Family of John Ankrom
John Ankrom served in Captain John Archer's Washington County Militia Company in 1782. His wife was Martha Wells, and is identivied as such since John Ankrom made his brother-in-law William Wells, one of the Administrators of his estate. She was further identified by William Wells in his will filed in Tyler County, West Virginia, on January 2, 1835, in which he names his sister Martha Ankrom, as one of his heirs. She remained a widow.
There is considerable confusion about the families of John and Martha Ankrom.
He made his will on November 2, 1782, but it is known that he was in the Cumberland Township, Washington County, Tax List for 1784, when he refused to turn in his property for tax purposes, claiming under Virginia law. He also received land warrant from Pennsylvania in 1788, and in same year was taxed in Franklin Township, Washington County.
His will was probated February 1, 1789, so that he died between the fall lf 1788 and the spring of 1789. His will named wife Martha, sons, Richard Duckett, and William, and an unborn child and is on file in
Washington County, Pennsylvania. (Will Record 1, p. 97; File a-8-1789 Orphan's Court records show no appointment of guardian for the children.
The Benjamin Lakin
Mss. states definitely that children of John and Martha Ankrom were Elizabeth, who married John Lakin, Debora, Sarah, Martha, Richard and William. On this basis and fact that nearly seven years expired between date of John Ankrom's will and his death we feel that children as named by Benjamin Lakin are correct.

Children of John and Martha (Wells) Ankrom
1. Richard Duckett (Ducat) Ankrom. The William Rhodes
Papers say he married Nancy Rinehart on January 3, 1798. She was a daughter of Thomas and Hannah (Inghram) Rinehart. She seems to have died before 1822, for on February 10, 1822, Richard D. Ankrom sold land in Greene County to John and Thomas Ankrom and is not joined by his wife in the deed. (DB 4, pp. 704.)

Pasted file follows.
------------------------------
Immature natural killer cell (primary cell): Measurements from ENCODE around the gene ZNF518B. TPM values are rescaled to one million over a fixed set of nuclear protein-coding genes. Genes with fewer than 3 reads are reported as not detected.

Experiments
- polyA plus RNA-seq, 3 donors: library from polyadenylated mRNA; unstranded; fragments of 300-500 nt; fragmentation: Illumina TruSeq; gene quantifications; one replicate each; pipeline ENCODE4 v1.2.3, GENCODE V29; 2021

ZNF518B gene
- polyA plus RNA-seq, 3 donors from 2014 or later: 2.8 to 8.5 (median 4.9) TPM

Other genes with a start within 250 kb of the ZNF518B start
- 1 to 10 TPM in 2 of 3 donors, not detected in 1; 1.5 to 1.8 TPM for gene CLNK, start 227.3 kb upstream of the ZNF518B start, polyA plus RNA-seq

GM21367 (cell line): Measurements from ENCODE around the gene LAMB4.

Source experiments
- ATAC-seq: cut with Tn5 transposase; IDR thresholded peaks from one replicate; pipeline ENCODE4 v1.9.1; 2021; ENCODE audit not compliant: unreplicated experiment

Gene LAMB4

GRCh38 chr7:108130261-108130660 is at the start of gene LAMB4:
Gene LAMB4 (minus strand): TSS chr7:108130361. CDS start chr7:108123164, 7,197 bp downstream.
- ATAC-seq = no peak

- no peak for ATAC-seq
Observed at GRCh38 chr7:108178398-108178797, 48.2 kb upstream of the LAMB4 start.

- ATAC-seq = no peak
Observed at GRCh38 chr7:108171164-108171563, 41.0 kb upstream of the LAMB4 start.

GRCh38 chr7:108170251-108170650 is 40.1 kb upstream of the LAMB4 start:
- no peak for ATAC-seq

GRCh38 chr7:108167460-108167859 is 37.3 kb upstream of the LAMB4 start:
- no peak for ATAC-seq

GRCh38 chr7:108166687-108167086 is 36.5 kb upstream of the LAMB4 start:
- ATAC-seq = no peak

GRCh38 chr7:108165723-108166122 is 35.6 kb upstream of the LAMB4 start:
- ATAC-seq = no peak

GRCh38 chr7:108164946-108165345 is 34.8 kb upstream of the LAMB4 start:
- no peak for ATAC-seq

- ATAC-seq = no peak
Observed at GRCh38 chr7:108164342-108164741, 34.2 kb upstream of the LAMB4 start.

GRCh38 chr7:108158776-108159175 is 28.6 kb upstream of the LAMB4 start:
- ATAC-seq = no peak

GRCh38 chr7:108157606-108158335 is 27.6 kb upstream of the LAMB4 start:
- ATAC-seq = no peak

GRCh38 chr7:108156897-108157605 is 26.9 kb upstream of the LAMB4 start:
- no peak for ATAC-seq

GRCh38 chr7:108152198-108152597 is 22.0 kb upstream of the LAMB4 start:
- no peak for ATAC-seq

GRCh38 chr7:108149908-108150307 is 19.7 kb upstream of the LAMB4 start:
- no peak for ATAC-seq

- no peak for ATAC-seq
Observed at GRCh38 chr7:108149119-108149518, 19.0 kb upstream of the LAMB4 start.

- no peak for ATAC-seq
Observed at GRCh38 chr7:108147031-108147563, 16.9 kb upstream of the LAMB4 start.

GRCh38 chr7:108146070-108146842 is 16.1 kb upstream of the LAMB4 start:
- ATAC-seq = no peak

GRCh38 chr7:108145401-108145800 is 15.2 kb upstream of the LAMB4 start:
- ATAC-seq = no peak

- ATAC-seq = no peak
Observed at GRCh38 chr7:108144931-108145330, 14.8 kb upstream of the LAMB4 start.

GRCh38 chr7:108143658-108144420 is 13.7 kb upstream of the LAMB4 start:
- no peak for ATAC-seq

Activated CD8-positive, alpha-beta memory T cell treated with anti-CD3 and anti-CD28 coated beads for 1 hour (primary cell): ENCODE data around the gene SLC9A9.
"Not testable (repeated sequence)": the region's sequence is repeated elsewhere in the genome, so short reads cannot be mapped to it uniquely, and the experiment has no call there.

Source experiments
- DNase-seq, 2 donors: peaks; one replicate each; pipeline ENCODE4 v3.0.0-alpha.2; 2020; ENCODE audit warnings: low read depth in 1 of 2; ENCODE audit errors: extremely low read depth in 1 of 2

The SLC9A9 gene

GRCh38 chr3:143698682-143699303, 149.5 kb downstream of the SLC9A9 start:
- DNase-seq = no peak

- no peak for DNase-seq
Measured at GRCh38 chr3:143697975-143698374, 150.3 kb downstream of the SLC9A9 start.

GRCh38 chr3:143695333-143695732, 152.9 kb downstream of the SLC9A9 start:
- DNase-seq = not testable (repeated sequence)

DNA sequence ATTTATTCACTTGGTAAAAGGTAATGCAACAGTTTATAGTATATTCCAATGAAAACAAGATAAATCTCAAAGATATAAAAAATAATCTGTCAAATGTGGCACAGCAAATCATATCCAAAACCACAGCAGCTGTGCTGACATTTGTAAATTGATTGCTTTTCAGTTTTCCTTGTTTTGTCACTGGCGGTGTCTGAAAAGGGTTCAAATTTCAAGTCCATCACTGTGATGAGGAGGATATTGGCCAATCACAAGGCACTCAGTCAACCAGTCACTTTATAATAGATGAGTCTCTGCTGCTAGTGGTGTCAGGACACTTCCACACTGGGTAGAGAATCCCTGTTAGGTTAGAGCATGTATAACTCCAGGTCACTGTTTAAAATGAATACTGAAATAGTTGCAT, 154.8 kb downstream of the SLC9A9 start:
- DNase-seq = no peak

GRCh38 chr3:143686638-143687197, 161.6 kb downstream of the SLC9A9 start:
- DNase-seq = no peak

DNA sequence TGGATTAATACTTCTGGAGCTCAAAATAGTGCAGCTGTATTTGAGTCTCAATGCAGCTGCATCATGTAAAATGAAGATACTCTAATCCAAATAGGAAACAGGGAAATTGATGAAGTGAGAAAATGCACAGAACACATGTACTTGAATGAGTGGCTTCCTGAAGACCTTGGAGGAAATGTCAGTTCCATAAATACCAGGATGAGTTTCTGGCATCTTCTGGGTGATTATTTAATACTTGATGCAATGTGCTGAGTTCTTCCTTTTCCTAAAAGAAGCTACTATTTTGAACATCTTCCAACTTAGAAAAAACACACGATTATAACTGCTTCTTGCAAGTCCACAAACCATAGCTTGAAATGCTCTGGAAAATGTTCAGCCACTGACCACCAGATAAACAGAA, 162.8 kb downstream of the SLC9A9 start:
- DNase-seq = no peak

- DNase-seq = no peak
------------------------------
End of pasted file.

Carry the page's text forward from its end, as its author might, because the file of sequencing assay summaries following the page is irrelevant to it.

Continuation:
Children
2. William Ankrom, son of John and Martha (Wells) Ankrom, married Mary Eagon, eldest daughter of Solomon and Mary (Blackburn) Eagon. A number of letters in the papers of Daniel Bonar's estate, show that this family removed to Pickaway County, Ohio, soon after they had sold their land in Greene County, Pa, to Samuel Luse. (Greene County Deed Book 5, pp. 551.) These old letters show some of the grandchildren of William and Mary Ankrom, living in Allensville and Circleville, Ohio, in 1860, and are addressed to Uncle Dan and Aunt Sally, and give interesting accounts of their families, naming many of the descendants.

Children
3. Martha Ankrom, born between 1782-1789, married, December 20, 1804, according to the Rhodes Papers, Thomas Inghram, son of William and Agnes (Fee) Tighram. She is named as one of the heirs of her uncle, William Wells, in his will of January 2, 1835, in Tyler County. They sold land in Greene County on April 3, 1820, to Thomas Kent. (Deed Book 5, pp. 72.) She died November 4, 1857. Thomas Inghram's will was made in Tyler County, West Virginia, April 4, 1842, and is filed in Will Book 2, pp. 125 where it was probated on November 4. 1850.
Children of Thomas and Martha (Ankrom) Inghram
4. Elizabeth Ankrom, married John Lakin.
5. Sarah Ankrom, married Arthur Inghram.
6. Deborah Ankrom.

Family of Richard and Ruth Ankrom
Richard Ankrom owned several tracts of land on Pursley and
Smith Creeks, including ""The Square," "Emsworth," and "Newburn," which he had patented to him. In the deed for the sale of "The Square," on Pursley Creek in 1816, he and wife Ruth, are described as of Ohio County, Virginia, or what later became Tyler County, West Virginia. (DB. 3-605) They sold to John Burkhamer. On March 3, 1802, they sold "Emsworth" to Elizabeth Cree. When he died in Tyler County, he mentions only his son, John, by name, giving him the home place, stating he had already taken care of the other children, whose names were not listed.
1. Rachel Ankrom, who, on September __, 1797, married William Duvall
, was probably one of his daughters.
2. John Ankrom.
3. Joseph Ankrom?
Family of Jacob Duckett Ankrom
Jacob Duckett Ankrom, son of Richard Ankrom, Sr., was born in 1752, according to his tombstone, and died in Tyler County, West Virginia, where his will was probated in March 1824. His wife's name was Nancy ____. He served in the revolution, going to Tyler County, then a part of
Ohio County, Virginia, in 1784.

Children Named in Will
1. William Ankrom.
2. Richard Ankrom.
3. Jacob Ankrom.
4. Mary Ankrom.
5. Elizabeth Ankrom.
6. Delilah Ankrom.
7. Margaret Ankrom, married, October 2, 1821, William Wells.
8. Rachel Ankrom.
9. Julian Ankrom.
10. Cassa Ankrom, married, February 11, 1819, John Bowman
.